Rinaldi also blamed unstable funding for fueling the steady decline in the number of fully certified controllers nationwide. The current total (10,619) is a 28-year low. “We are on track now” to recovering from the 2013 sequestration-caused hiring freeze and the FAA’s radical 2014 change to the hiring process, Rinaldi said. But he added, “it will take years to get to appropriate levels. You can’t just fix things overnight. You have to plan.”

Despite the challenges, Rinaldi emphasized that we continue to run a very safe system. Building on themes he laid out in his Communicating For Safety-opening speech last week, Rinaldi made clear that a strong safety record does not mean we can take it for granted.

“It’s without argument that commercial aviation is in the safest period in history,” he said. “It’s an accomplishment we should all be proud of, and it’s a lot of work and resources that have gone in over the last eight years to make this robust culture of safety. And with the cornerstones of collaboration, communication, reporting, and professionalism, we’re at an all-time high in safety. But as good as we are, it is not time to rest on our accomplishments of yesterday. It is not time to think we are good enough as an aviation system.”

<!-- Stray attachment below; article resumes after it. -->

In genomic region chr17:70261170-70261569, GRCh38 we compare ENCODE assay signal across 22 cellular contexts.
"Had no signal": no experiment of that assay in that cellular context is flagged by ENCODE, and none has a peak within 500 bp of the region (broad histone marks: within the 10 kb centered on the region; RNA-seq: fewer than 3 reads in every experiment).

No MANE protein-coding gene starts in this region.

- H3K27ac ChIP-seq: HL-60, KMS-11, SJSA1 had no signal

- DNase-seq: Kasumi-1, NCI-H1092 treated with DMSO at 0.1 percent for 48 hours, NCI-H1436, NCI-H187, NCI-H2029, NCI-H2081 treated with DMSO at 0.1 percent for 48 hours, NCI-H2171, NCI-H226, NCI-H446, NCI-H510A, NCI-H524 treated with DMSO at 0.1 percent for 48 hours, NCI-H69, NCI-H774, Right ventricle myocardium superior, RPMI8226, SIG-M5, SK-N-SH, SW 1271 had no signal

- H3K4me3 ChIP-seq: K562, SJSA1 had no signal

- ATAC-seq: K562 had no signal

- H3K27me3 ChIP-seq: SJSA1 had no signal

The risk of not keeping up, Rinaldi said, is that emerging technologies like space-based ADS-B and UAS will have to leave the United States, causing a loss of thousands of jobs “because we can’t adapt to the needs of the industry. Now is the time to adapt, continue to grow,” he said.

Rinaldi then answered a series of questions from the webinar participants, many of whom were from industry, the aviation community, and the media. Here are several of the more notable questions:

Question: In reference to NATCA’s support last year for the AIRR Act that would have created an independent, not-for-profit corporation to run air traffic control: Is your view of that proposal the same as it was last year, and recognizing that there are expected to be new proposals in this Congress, do you believe that kind of approach could provide the kind of assurances and the funding you need to move toward new technology?

Rinaldi: We supported the AIRR Act that (House Transportation and Infrastructure) Chairman (Bill) Shuster put out because it met the principles of giving us a stable, predictable funding stream, and protecting the workforce, keeping them whole. We have this philosophy of protecting the workforce because they keep the system running. The bill also gave us the ability to be dynamic with modernization. We felt it also continued to give us a very diverse system around rural America and protecting what we hold near and dear, the general aviation community.

Now, will we support the next bill that comes out of Congress? It really depends on the provisions that lie within. We’ve been pretty vocal that we will not support a for-profit model, and the status quo is not acceptable. We need stable, predictable funding. The Aviation Trust Fund is bringing in a balance that we’re almost able to run the whole system on alone. We’ve got to find a path forward to streamline the process of procurements and requirements for equipment and getting it to our facilities in a real-time basis. At the same time, we have to make sure we are protecting the workers who are on the front line.